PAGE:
While many people seek employment opportunities offering a work-life balance, there are few people, in particular those in chief executive positions, who would credit their professional role with enhancing their family life.
For Hayley Lethlean, chief executive of Muscular Dystrophy WA (MDWA) her professional role has enhanced her family life in ways she never would have imagined.
Hayley has headed up the not-for-profit Nedlands-based MDWA, which advocates for its community and provides practical and emotional support, including counselling and advocacy, since December 2014.
Muscular dystrophy is a neuromuscular genetic condition resulting in the gradual deterioration of muscle function and a shortened life span. Duchenne muscular dystrophy, the most common form, often results in a child being wheelchair bound by the age of 8.
While renowned for supporting research which has changed the way the world views and treats muscle diseases, MDWA is heavily focused on advocacy and providing support to ensure its community members can live their best life.
Jumping at the opportunity to join MDWA, Hayley says she is privileged to work in an environment where empathy is part of her everyday working life, where she can challenge herself to grow and make a difference.
She believes her family, which includes husband Mathew, and sons Jonty, 11, and Lewis, 10, has grown profoundly since she joined MDWA.
Along with attending camps, social events and fundraisers, Hayley’s family join her every year in riding their hearts out on for a fundraising Trail Day at Dwellingup.
“I believe Mathew and I are better parents as a result of our involvement with those living with muscular dystrophy,” says Hayley.
“There are always so many people far less fortunate than us and as parents we should remind our children of that. We all have a deeper sense of gratitude and are more focused on contributing.”
Arriving in Western Australia in 2002, Hayley, who was raised on a farm in South Africa, was formerly the CEO at Equestrian WA and Triathlon WA.
Graduating from Stellenbosch University in 1997, where she obtained three degrees in Agriculture, Hayley moved to London in the late 1990s to work as a nanny, before having a career in retail and management.
A role as a nanny for a family living with cystic fibrosis inspired her to ultimately work in the not-for-profit sector.
Passionate about empowering the MDWA community – which celebrates its 50th anniversary in 2017 – to lead connected, enriched and fulfilled lives, Hayley has helped articulate a vision that is likely to generate benefits for many thousands of people living with disability across Australia.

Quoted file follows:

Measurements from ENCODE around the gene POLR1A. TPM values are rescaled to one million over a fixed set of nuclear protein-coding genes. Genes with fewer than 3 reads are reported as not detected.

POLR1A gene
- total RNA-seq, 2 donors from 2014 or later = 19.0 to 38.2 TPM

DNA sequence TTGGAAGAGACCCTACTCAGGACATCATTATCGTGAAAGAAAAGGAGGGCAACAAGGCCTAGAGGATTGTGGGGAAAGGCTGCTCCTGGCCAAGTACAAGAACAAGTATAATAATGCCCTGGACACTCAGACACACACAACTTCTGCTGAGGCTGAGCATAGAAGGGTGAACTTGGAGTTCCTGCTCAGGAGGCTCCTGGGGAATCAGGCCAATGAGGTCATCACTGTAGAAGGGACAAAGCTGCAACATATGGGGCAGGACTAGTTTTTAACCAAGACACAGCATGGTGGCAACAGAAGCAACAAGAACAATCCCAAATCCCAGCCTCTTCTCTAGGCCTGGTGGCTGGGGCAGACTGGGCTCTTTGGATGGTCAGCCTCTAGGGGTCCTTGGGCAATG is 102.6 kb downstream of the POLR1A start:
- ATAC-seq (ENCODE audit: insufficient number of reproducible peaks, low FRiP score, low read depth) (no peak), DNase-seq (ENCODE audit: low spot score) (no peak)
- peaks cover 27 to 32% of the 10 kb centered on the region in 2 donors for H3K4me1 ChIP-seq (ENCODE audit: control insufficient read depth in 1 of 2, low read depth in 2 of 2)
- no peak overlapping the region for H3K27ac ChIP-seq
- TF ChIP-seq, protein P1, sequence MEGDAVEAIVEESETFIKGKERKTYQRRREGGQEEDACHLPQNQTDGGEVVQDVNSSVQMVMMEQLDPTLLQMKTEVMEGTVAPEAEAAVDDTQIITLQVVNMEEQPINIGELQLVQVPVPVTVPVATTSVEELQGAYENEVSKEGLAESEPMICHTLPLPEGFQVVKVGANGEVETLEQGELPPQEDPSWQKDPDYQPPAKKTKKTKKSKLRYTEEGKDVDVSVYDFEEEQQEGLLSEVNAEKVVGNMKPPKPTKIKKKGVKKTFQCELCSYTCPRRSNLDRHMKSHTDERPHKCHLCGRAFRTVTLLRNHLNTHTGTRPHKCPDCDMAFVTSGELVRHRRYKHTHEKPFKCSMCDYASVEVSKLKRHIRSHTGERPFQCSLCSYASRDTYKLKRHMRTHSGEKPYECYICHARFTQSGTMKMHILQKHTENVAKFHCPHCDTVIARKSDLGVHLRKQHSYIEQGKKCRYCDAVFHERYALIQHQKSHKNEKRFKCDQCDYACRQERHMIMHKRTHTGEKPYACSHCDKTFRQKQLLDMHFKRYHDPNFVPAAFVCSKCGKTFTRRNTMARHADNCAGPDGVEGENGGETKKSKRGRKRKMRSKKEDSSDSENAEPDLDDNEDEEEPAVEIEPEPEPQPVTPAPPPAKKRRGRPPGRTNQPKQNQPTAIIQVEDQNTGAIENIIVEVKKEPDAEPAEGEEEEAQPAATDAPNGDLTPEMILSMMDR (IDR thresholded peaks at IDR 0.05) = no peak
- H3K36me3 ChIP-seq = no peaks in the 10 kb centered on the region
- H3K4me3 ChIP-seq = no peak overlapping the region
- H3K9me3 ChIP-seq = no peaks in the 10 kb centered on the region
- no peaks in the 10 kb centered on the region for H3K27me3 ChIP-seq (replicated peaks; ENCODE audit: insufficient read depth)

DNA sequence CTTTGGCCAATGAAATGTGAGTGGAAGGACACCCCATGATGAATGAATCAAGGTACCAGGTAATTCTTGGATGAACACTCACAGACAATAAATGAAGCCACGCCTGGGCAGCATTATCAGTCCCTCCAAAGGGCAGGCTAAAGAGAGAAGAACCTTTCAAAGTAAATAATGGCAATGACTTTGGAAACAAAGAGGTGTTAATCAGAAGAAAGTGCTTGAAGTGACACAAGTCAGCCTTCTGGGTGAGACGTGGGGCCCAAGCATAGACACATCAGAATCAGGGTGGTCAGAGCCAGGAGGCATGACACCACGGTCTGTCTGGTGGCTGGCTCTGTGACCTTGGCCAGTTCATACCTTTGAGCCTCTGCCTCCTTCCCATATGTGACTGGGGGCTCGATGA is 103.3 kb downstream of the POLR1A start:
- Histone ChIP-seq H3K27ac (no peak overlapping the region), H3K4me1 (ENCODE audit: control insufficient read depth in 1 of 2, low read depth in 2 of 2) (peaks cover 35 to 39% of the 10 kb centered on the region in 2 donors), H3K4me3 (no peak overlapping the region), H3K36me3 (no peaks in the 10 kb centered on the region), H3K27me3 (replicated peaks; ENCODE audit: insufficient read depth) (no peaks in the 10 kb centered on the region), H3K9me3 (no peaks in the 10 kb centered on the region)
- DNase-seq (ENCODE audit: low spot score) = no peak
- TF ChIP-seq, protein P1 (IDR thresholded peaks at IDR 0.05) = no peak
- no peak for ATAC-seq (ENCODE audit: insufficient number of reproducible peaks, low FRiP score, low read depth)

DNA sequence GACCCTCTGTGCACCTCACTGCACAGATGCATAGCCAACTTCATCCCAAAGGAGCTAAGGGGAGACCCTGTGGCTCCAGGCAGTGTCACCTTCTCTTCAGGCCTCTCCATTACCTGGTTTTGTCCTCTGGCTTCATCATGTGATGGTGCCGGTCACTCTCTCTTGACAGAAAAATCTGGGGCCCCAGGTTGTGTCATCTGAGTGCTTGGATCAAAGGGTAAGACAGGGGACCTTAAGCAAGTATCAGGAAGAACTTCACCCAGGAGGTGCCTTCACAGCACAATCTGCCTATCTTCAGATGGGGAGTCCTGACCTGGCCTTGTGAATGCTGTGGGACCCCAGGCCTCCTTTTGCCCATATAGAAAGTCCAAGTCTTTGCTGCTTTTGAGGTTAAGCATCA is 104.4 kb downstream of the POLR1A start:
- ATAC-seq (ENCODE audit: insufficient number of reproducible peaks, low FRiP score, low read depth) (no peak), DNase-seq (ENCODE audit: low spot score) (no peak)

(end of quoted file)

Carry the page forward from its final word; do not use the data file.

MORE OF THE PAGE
This big vision will require a lot of collective energy from the MDWA team and the wider community that supports MDWA.
It includes pushing for systemic policy change to facilitate more social inclusion for children and adults living with disability, a project to connect communities of people living with disability across Australia, improved and more treatments to provide people affected by the condition with a better quality of life, a push for a more coordinated health care system and greater collaboration with other charities.
“Together we can all make a difference and empower those living with muscular dystrophy to lead full enriched lives.”
Hayley says that muscular dystrophy is a condition that no one would wish to be affected by. It causes much heartache, but it also brings together communities to celebrate diversity and create friendships that last a lifetime.
“I’m a very emotional person and at the end of the day we have beautiful people who may lose their lives to this condition. And while we can’t change that for the short term, we can make a difference now – to help and support our community to have the best life they can.”
Calling on herself to do more and be better each day, Hayley says her all-encompassing vision is not at the expense of her own family.
“Work-life balance is critical – if not only for your mental health, but also for your family. Be there when they need you and if you can, be flexible with work hours.
“I advise my team to go watch the kids assembly or sporting carnival and then catch up on work for a few hours when the kids are asleep. Put your health and family first.”
To learn more about MDWA or how you can help visit www.mdwa.org.au